While no long-term solution was determined at the meeting, the suggestions included either relocating the siren to another location with existing town electrical service or spending $30,000 to $40,000 to add an additional electrical line where the siren currently sits.

Addressing concerns

The town is being asked to consider alternative solutions to the current emergency siren placement. This rendering, made by Sentry Sirens, was presented to the Town Council and shows where sound would be dispersed if there were two sirens: one at the O’Neal Park and one at the Wildridge Fire Station.
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It was also at this time that several Wildridge residents, including Charley Viola, expressed concerns over both the lack of review for the project as well as its unsightly nature and its effectiveness.

“There should have been process here,” Viola said at the meeting. “It’s adding insult to injury for the proliferation of antennas popping up there. Now we have this new unsightly antenna up there, and while well-intentioned absolutely, I know Eric meant the best; lack of process is what got us here. All I ask is that you study alternatives, and take it through a process.”

Chief Daly supported the decision of the siren, stating that it would be “one of many tools” when it comes to evacuation and public safety.

“From our perspective, if it’s 3 a.m. and we have a wildland fire threatening Wildridge, how are we going to get about 1,500 people out of there out of 650 houses as fast as possible to save their lives and save their property. That’s generally what’s behind this,” Daly said.

The siren would be enacted in addition to the town’s other methods of emergency notice, which include EC Alerts, sending police officers through the neighborhood with their sirens on, messages on social media, reverse 911 calls, and using the Integrated Public Alert and Warning System (IPAWS), often used for amber alerts and similar emergency notices.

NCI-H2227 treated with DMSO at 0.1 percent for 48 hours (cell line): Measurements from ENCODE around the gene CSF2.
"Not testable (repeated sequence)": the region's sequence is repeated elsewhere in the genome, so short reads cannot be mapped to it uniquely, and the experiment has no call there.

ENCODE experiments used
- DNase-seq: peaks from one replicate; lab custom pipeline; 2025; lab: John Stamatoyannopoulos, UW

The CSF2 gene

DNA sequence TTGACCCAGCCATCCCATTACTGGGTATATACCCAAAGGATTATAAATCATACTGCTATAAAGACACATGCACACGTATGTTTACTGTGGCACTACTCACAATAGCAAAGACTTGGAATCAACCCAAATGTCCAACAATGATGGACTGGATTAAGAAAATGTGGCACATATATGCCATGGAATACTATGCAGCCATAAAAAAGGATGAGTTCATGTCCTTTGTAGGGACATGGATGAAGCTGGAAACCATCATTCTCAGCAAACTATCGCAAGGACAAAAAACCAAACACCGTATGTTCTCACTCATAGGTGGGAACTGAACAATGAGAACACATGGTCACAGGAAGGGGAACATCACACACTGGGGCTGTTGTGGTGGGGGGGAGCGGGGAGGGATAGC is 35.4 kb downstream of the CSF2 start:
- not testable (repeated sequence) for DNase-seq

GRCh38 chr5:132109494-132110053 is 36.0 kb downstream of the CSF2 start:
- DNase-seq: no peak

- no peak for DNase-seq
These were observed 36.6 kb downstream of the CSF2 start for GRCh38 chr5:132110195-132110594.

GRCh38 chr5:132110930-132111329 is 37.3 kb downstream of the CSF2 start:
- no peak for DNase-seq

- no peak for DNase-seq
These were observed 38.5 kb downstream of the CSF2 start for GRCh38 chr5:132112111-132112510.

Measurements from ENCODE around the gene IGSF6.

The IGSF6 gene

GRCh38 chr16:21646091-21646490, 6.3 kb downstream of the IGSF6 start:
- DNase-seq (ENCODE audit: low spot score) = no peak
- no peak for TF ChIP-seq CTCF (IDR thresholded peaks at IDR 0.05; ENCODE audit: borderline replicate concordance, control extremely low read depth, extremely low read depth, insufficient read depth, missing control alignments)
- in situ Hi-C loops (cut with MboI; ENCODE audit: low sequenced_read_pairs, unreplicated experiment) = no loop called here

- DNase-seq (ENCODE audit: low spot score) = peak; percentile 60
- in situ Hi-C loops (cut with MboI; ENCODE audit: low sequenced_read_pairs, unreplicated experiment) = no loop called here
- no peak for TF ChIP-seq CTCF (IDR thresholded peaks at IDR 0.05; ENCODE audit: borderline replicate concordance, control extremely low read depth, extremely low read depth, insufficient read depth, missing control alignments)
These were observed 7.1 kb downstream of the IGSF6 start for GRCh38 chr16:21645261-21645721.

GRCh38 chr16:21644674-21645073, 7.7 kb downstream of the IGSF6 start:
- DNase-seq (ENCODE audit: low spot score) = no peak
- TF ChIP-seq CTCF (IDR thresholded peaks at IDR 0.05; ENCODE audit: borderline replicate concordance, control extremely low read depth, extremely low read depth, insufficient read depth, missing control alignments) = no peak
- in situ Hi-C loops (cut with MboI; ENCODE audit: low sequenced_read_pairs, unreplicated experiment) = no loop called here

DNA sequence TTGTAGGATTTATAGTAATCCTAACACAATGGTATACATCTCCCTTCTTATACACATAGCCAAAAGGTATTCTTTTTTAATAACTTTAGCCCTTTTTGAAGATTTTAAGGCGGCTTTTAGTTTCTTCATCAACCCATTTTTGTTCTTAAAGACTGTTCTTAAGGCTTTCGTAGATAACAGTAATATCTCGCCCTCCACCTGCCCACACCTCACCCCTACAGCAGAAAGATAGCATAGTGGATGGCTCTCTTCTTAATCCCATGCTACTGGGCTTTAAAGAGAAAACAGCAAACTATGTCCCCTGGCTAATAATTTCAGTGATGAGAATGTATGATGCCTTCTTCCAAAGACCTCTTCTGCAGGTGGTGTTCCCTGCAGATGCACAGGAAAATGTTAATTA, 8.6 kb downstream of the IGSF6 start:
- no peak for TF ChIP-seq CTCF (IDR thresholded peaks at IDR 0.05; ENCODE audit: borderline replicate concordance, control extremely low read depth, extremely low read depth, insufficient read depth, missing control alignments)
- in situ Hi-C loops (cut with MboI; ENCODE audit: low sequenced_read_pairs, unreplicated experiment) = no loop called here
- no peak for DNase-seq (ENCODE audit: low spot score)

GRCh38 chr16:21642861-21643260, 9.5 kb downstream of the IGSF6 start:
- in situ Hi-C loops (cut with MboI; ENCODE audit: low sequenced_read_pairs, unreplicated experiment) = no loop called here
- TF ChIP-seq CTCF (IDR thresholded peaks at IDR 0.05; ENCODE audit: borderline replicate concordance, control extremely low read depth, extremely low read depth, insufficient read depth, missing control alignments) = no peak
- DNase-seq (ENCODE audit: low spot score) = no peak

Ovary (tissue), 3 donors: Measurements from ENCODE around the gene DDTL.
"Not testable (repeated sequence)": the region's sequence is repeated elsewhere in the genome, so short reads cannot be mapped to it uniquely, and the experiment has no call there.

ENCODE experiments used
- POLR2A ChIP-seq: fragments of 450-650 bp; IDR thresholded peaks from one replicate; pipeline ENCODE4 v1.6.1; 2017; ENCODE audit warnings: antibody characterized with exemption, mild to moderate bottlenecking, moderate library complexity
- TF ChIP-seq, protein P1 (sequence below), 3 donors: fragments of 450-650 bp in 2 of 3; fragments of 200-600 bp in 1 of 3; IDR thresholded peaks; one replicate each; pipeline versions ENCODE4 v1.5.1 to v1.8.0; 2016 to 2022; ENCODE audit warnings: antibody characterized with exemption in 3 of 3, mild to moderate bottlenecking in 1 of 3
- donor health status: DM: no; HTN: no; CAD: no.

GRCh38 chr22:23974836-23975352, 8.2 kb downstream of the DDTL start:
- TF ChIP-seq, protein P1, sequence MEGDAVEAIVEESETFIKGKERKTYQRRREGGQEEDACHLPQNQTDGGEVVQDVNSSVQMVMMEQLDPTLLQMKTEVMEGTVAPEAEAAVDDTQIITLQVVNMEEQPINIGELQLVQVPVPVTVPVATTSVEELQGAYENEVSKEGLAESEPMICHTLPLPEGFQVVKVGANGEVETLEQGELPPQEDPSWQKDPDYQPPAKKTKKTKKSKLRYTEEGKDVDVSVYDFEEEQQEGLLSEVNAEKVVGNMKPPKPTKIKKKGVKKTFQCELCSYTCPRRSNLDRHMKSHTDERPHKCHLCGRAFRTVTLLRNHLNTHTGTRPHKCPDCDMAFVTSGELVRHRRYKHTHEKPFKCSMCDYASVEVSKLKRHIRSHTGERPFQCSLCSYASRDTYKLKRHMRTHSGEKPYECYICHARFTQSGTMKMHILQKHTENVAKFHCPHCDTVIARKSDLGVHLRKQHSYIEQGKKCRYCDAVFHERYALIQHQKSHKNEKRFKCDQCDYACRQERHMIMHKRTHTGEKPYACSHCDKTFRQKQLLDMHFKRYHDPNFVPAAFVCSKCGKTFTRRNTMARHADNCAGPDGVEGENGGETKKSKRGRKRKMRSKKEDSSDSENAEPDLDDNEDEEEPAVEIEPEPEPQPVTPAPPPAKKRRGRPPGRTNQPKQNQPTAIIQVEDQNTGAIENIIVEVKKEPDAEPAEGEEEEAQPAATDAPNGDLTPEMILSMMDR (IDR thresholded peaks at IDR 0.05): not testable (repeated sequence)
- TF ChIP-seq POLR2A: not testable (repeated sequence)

During the test, there was some question as to the effectiveness of the siren in reaching all areas of Wildridge. According to Daly, some residents, particularly those in the lower sections of the subdivision, reported only hearing a sound similar to a carpet cleaner.

“We did not hear the siren,” said Devon DeCrausaz, a Wildridge resident who reportedly lives eight buildings down from the siren. “I do know that when there are Amber Alerts, my house goes off because we have four cell phones, and we know what’s going on. I would much prefer that you use technology that’s already out there and available and that we’re already used to looking at rather than spending a lot of money.”

Alternatively, Mayor Sarah Smith Hymes noted that from her home in East Wildridge, she heard the siren, but did not get any alert on her phone.

Moving forward

“The projections about this wildfire season are frightening — unprecedented, historic threat, dire fire threat. And wildfire has been a community concern in Wildridge for years,” Smith Hymes said. “We acknowledge all of the failings in the process. My concern is what we’re doing this summer, right now, tomorrow, through fire season.”

In addressing the initial lack of process and public engagement in the decision to install the siren as well as addressing the looming wildfire danger, the council gave direction to Heil and town staff to keep the siren (with the rented generator) as part of the evacuation strategy this summer. There will also be additional tests scheduled, both to raise awareness as to the purpose of the siren and to test its effectiveness.

Daly noted that the next test will likely take place next week and include a test during the day and in the evening. Notice of this test will be sent out via EC Alerts, town social media and press releases.

The council also requested that the project — and possible solutions including relocating the existing siren, using additional, smaller sirens as well as using mitigation techniques to make the siren(s) less obstructive and unsightly — be taken before the Planning and Zoning Commission immediately. There, it will go through a formal review and enable the public to be engaged in the process.